- Another woman came forward Monday to accuse NY Gov. Andrew Cuomo of unwanted physical contact.
- Sherry Vill, a New York resident, said Cuomo kissed her without consent outside her home in 2017.
- She said she felt, “shocked,” “embarrassed,” and “weird about his kissing me.”
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A tenth woman, Sherry Vill, came forward on Monday to accuse New York Gov. Andrew Cuomo of making unwanted physical advances toward her.
Vill, 55, is a New York resident, and her lawyer, Gloria Allred, said at a news conference that Cuomo grabbed Vill’s face in 2017 and kissed her without consent outside her home. Allred also said in a press release earlier Monday that her client would “explain why the Governor was at her home and who witnessed the kiss.”
At the news conference, Vill, who lives in a suburb of Rochester, said the alleged incident took place in May 2017, when Cuomo visited her neighborhood after a flood to survey damages and hold a press conference.
“I was asked by a staffer if I would allow the governor to come into, view our damages, and I agreed,” Vill said. “Governor Cuomo went into my house with my husband, son, along with his staff and some town officials. I came in shortly afterward, and when I walked in, I said to the governor, ‘Do you think that we have to live like this?'”
“That’s when the governor looked at me, approached me, took my hand, and pulled me to him,” Vill continued. “He leaned down over me and kissed my cheek. I was holding my small dog in my arms and I thought he was going to pet my dog, but instead he wedged his face between the dog and mine and kissed me on the other cheek.”
Vill went on to say that she found the interaction “highly sexual” and “wasn’t expecting that at all.” Afterward, she said the governor told her, “That’s what Italians do: kiss both cheeks.”
“I felt shocked and didn’t understand what had just happened, but I knew I felt embarrassed and weird about his kissing me,” Vill said. “I am Italian and in my family, family members kiss. Strangers do not kiss, especially upon meeting someone for the first time.”
When he was leaving her home, Vill said, Cuomo “stopped, he turned to me and said, ‘You are beautiful.’ That made me feel even more uncomfortable. I felt as though he was coming onto me in my own home. The governor and his staff proceeded to view the damages outside of the house. I purposely did not follow because I felt uncomfortable given what had just happened in my living room.”
Vill said that after Cuomo examined the damages to Vill’s home, he circled back to the front of the house where she was standing.
“He then approached me, he took my hand and said, ‘Is there anything else you want?'”
“I didn’t know how to respond,” she said. “He then leaned down on top of me and while still holding one of my hands, he forcibly grabbed my face with his other big hand and kissed my cheek, again in a very aggressive manner. I felt like I was being manhandled, especially because he was holding my face and he was kissing my cheek again. I could not use my other hand to stop him because he did it so quickly, and I also was holding my dog with my other hand.”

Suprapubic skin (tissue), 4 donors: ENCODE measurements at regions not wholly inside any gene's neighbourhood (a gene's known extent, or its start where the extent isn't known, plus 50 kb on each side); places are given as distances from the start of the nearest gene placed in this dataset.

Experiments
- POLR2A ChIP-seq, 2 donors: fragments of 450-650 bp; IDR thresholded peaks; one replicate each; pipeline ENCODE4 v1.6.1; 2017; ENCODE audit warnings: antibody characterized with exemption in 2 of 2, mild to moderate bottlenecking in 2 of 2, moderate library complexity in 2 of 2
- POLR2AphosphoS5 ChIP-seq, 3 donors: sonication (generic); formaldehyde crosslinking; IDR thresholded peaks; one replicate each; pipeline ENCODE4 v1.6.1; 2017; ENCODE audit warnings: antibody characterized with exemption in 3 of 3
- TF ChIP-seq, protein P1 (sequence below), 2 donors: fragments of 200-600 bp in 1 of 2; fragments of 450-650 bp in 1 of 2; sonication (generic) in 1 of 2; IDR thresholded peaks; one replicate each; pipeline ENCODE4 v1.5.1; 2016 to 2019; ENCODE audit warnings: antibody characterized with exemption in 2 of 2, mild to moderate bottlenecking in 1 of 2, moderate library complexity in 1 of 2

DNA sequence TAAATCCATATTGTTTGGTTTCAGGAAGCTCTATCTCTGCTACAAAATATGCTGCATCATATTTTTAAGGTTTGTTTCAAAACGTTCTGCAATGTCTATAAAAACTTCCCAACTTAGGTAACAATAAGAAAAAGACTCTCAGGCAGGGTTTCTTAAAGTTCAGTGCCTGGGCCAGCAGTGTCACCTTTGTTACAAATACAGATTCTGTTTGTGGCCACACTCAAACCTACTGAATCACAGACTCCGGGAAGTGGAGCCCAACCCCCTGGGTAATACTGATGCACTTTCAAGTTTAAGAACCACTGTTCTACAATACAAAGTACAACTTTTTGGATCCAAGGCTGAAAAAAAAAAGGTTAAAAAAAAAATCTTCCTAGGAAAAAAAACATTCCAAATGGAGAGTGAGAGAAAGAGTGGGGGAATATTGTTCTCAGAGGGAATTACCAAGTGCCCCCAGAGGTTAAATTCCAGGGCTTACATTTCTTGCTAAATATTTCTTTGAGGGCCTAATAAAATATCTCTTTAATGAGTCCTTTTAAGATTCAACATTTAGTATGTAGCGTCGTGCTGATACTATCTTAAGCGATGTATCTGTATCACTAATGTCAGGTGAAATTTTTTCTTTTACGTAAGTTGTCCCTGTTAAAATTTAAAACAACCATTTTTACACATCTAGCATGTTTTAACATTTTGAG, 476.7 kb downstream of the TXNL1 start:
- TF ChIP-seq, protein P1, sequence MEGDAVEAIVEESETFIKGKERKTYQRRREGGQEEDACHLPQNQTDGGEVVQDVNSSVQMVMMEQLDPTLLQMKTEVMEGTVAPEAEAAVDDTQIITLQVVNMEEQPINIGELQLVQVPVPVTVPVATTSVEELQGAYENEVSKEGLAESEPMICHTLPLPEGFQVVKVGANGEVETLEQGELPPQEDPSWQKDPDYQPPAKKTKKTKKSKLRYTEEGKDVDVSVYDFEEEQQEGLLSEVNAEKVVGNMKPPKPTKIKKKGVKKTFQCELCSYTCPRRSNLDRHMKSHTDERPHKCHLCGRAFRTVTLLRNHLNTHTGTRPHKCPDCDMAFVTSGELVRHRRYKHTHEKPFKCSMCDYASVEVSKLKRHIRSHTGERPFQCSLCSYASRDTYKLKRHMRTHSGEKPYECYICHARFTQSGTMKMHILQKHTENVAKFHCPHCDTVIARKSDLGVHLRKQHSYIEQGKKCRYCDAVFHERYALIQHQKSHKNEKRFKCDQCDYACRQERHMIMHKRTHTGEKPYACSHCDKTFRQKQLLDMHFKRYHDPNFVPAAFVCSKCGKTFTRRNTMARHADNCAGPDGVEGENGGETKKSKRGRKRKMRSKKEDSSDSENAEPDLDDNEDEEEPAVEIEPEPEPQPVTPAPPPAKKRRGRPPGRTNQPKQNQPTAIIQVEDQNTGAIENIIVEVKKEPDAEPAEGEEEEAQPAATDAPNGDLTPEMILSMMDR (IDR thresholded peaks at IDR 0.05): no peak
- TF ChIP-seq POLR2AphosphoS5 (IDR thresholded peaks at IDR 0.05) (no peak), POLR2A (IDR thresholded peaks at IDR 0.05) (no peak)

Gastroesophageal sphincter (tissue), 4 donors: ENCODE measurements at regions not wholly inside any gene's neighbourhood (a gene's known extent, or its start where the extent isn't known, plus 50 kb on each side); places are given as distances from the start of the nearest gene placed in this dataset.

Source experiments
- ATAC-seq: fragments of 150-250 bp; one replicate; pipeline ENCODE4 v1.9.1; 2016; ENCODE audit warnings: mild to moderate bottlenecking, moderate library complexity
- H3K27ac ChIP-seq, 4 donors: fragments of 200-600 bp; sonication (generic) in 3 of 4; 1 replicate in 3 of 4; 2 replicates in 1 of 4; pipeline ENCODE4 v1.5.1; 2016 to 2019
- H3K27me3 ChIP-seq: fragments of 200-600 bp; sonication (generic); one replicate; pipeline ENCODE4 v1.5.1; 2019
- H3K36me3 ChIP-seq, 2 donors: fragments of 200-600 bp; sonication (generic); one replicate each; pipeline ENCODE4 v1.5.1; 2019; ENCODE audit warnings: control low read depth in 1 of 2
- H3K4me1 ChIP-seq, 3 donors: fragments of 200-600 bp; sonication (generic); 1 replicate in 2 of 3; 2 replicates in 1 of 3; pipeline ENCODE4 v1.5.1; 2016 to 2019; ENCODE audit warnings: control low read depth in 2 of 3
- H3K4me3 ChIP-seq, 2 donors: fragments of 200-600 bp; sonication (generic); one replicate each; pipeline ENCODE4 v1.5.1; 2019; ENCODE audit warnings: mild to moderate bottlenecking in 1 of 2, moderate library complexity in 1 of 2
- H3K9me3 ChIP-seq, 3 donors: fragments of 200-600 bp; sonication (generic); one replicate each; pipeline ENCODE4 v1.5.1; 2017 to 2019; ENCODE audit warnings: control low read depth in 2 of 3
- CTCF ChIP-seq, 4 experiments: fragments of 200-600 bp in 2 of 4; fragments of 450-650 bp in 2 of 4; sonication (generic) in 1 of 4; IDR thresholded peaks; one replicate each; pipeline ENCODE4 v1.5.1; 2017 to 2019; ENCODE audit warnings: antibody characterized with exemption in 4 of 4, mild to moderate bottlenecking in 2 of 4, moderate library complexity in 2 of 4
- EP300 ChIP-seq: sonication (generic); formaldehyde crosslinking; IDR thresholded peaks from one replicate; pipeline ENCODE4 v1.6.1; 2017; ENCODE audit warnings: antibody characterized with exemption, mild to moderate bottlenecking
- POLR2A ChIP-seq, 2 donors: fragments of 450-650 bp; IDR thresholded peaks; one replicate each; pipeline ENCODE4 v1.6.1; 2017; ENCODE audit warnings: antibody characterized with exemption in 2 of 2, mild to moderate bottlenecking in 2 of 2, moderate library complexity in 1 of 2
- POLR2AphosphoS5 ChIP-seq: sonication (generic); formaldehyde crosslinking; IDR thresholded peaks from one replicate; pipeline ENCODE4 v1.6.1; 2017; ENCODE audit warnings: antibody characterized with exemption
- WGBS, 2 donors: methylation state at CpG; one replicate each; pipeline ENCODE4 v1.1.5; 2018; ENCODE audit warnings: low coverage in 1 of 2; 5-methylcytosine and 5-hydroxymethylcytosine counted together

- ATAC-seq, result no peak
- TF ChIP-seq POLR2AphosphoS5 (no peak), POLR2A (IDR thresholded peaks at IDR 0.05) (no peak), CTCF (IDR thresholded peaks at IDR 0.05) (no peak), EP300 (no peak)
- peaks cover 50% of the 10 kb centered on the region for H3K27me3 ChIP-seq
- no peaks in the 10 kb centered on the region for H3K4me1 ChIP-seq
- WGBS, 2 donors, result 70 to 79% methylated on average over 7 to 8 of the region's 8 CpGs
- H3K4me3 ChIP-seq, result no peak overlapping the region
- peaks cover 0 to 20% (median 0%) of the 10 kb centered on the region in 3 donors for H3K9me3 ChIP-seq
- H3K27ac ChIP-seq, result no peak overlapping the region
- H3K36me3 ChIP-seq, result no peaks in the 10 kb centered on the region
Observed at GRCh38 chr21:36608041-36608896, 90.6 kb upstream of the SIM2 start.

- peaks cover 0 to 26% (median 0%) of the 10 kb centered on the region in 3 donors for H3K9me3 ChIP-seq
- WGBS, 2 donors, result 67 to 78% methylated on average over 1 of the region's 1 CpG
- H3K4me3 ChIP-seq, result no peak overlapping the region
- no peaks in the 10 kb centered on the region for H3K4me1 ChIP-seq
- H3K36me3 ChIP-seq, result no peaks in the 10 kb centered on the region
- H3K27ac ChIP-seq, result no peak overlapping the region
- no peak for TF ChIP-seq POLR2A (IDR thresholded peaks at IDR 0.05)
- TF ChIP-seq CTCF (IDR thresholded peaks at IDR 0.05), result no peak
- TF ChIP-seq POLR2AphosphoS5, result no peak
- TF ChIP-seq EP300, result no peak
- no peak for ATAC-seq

Vill said that the way Cuomo looked at her and his body language made her “very uncomfortable” and that she felt he was acting “in a highly flirtatious and inappropriate manner, especially in front of my family and neighbors.”
Allred said earlier in the news conference that Vill wanted to report Cuomo’s actions but that members of her family, some of whom witnessed the alleged interaction, discouraged her from doing so out of concern that Cuomo may retaliate against her.
“They feared that if she made what happened to her public that the governor might use his power to retaliate against her and her family,” Allred said. “For that reason, Sherry made the difficult decision to remain silent. Recently, however, Sherry decided that the people of New York deserve to know the truth and that Governor Cuomo should be held accountable for what he has done. For that reason, she has decided to break her silent and overcome her fear by speaking truth to power.”
Allred said that Vill is willing to cooperate with New York Attorney General Tish James’ investigation into the allegations and that she and Vill would contact James’ office after the presser. She added that many of Vill’s family members support her decision to come forward, and that those who witnessed her interaction with Cuomo “also felt that what the governor did was very surprising and not appropriate.”
Nine other women have accused Cuomo of making inappropriate comments or physical advances toward them, including Alyssa McGrath, who is currently an aide in Cuomo’s office, and former Cuomo aides Lindsey Boylan, Charlotte Bennett, and Ana Liss.
Jessica Blakeman and Valerie Bauman, two reporters who previously covered Albany, have also alleged that there was “rampant” sexual harassment in the state’s capital and accused Cuomo of harassment.
In the wake of the allegations, nearly every Democrat from New York’s congressional delegation and dozens of state lawmakers have called for Cuomo’s resignation. The New York State Assembly is conducting an impeachment inquiry into the matter, and the state attorney general’s office is also investigating it.
The governor initially apologized but said he would not resign until the investigations concluded, and later said the accusations were motivated by “cancel culture.”
Cuomo is also facing backlash amid news that the FBI is investigating whether his administration illegally concealed the full scope of nursing home deaths in New York. And last week, multiple reports said that he procured coronavirus tests for his friends and family members — including his brother and CNN anchor Chris Cuomo — in the early days of the pandemic, when most Americans did not have access to testing.
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